CHOI Standardizes Care during Transport for <32 Week Infants
In 2019, VON launched an internet-based quality improvement collaborative focused on improving care during transitions. Faculty encouraged teams to identify areas of the admission or discharge process for improvement and provided a toolkit, VON Day Audit for gap analysis, and sample process measures to help teams focus their improvement work.
“We felt good about our outcomes but we always know there are ways we can improve,” said Denise Cornell, APRN, from Children’s Hospital of Illinois (CHOI). “The experience in this collaborative made us look deeper into what we were doing.”
“It was helpful to have the VON toolkit and gap analysis early on to help us find where we could potentially see improvement, and then use the tools VON provided to help improve our process measures and outcomes,” said Aarti Amlani, MD.
By looking at their VON data, the CHOI team found infants born at less than 32 week gestational age at a referral center had greater mortality and morbidity rates than infants born at less than 32 week gestational age in their center. They decided to focus improvement efforts on the process of transports.
More than a sum of parts
Their first goal was to decrease departure time for the transport team.
A multidisciplinary team including nurses, respiratory therapists, neonatologists, the ambulance company, and medical communications met weekly. Each group found small actions they could take to cut a few minutes from the departure process.
“We’re looking comprehensively at all areas to improve overall outcomes, and we find it’s always about the little things,” said Cornell.
Those many small actions added up, and the team has since met their goal of at least 80 percent of departures leaving within 30 minutes of the call.
“We felt good about our outcomes but we always know there are ways we can improve. The experience in this collaborative made us look deeper into what we were doing.”
Standardizing care throughout referral network
The team’s other goal was to decrease morbidities, including ROP, IVH, and CLD, in outborn infants less than 32 weeks gestation.
“We knew we wouldn’t improve without engaging our referral network to improve and standardize care,” said Elaine Shafer, APRN, the perinatal outreach coordinator at CHOI.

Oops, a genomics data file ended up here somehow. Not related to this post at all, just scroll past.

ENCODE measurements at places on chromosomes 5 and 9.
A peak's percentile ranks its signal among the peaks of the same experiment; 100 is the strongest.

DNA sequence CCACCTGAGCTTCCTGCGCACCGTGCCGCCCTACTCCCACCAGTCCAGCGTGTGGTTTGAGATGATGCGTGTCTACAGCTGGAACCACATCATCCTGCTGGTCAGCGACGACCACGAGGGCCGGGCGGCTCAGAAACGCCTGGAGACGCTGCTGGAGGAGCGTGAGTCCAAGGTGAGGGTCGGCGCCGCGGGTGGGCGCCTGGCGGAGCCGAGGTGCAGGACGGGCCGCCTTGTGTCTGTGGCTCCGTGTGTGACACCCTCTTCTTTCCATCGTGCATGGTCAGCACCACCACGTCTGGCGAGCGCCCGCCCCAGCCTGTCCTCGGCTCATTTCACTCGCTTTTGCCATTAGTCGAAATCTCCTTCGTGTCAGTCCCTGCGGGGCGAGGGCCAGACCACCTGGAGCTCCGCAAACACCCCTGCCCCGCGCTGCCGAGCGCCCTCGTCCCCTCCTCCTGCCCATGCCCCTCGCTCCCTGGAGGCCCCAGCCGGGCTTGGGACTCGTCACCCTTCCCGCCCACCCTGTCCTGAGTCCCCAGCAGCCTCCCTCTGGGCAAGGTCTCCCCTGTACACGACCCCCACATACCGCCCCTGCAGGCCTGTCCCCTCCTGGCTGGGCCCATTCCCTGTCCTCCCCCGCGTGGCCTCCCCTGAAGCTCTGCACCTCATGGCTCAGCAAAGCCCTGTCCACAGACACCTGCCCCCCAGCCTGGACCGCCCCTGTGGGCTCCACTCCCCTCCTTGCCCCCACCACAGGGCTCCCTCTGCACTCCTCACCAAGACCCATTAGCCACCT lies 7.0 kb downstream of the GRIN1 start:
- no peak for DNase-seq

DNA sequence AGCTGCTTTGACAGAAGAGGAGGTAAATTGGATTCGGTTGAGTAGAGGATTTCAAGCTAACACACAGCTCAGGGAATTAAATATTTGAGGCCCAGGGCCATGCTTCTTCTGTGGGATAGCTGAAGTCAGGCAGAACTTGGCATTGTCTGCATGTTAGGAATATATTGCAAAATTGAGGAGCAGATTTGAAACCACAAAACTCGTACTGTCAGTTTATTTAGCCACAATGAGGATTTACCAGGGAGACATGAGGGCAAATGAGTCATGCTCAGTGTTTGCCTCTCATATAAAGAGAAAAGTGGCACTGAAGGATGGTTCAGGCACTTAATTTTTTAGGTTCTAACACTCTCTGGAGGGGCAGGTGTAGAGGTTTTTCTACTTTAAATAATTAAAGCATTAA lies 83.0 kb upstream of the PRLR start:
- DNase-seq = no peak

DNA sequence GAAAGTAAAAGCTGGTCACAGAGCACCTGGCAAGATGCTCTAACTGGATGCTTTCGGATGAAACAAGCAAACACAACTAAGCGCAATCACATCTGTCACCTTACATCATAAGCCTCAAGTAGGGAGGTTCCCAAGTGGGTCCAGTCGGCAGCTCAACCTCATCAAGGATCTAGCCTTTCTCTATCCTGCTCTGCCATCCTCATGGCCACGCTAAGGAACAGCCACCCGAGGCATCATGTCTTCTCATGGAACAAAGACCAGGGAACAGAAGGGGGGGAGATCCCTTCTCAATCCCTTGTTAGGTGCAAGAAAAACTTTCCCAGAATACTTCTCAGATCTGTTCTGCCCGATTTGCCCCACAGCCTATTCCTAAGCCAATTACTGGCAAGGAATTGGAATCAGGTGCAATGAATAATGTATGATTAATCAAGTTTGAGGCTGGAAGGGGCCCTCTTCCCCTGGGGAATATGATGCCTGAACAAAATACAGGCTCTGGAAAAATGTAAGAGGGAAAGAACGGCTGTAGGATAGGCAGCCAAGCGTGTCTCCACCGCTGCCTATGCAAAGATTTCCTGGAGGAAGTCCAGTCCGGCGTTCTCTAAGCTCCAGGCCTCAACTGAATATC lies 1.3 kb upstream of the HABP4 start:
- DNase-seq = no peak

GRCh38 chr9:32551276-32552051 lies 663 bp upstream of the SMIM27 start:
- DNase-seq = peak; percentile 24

The team distributed guidelines to referring hospitals about delayed cord clamping, respiratory care, and temperature. They also sought to engage colleagues in obstetrics to standardize care in the antenatal period.
“It’s important to think about this project from a mother-baby perspective. We know antenatal care affects infant outcomes so we’re making efforts to standardize application of magnesium sulfate and steroids, and use antibiotics most appropriately,” said Shafer. “We hope to see these efforts impact longer term outcomes.”
Empowering parents during transport
The CHOI team is also seeing the benefit of engaging parents early in the process. A CHOI neonatologist speaks with the parents before they leave the referring hospital, which helps reinforce their understanding and makes them feel more empowered.
“One of the things we’re doing is having the mother pump colostrum that we can swab in the baby’s mouth, and the mother knows that she did something to help her baby nutritionally and infection-wise before they’re transferred away,” said Cheryl Lopeman, RN.
Collaborative support for improvement
The CHOI team believes the best way to serve their patients and families is to look at their data and strive to improve.
The challenge can seem daunting at first because there are so many transitions during the course of care where teams can focus improvement. The CHOI team addressed this challenge by making use of the tools available to them through VON and connecting with other teams in the collaborative over the listserv and in person at the Annual Quality Congress to see how others were improving their transport processes.
“This is my first year as an active member of the VON team. I admit I thought, ‘How are we going to do all these things?’ but then I realized we can focus on the small things,” said Cornell. “We can look at temperature, see it can be improved, then make changes to improve the baby’s temperature during transport. That’s not hard to do; that’s easy to do. You just have to get involved.”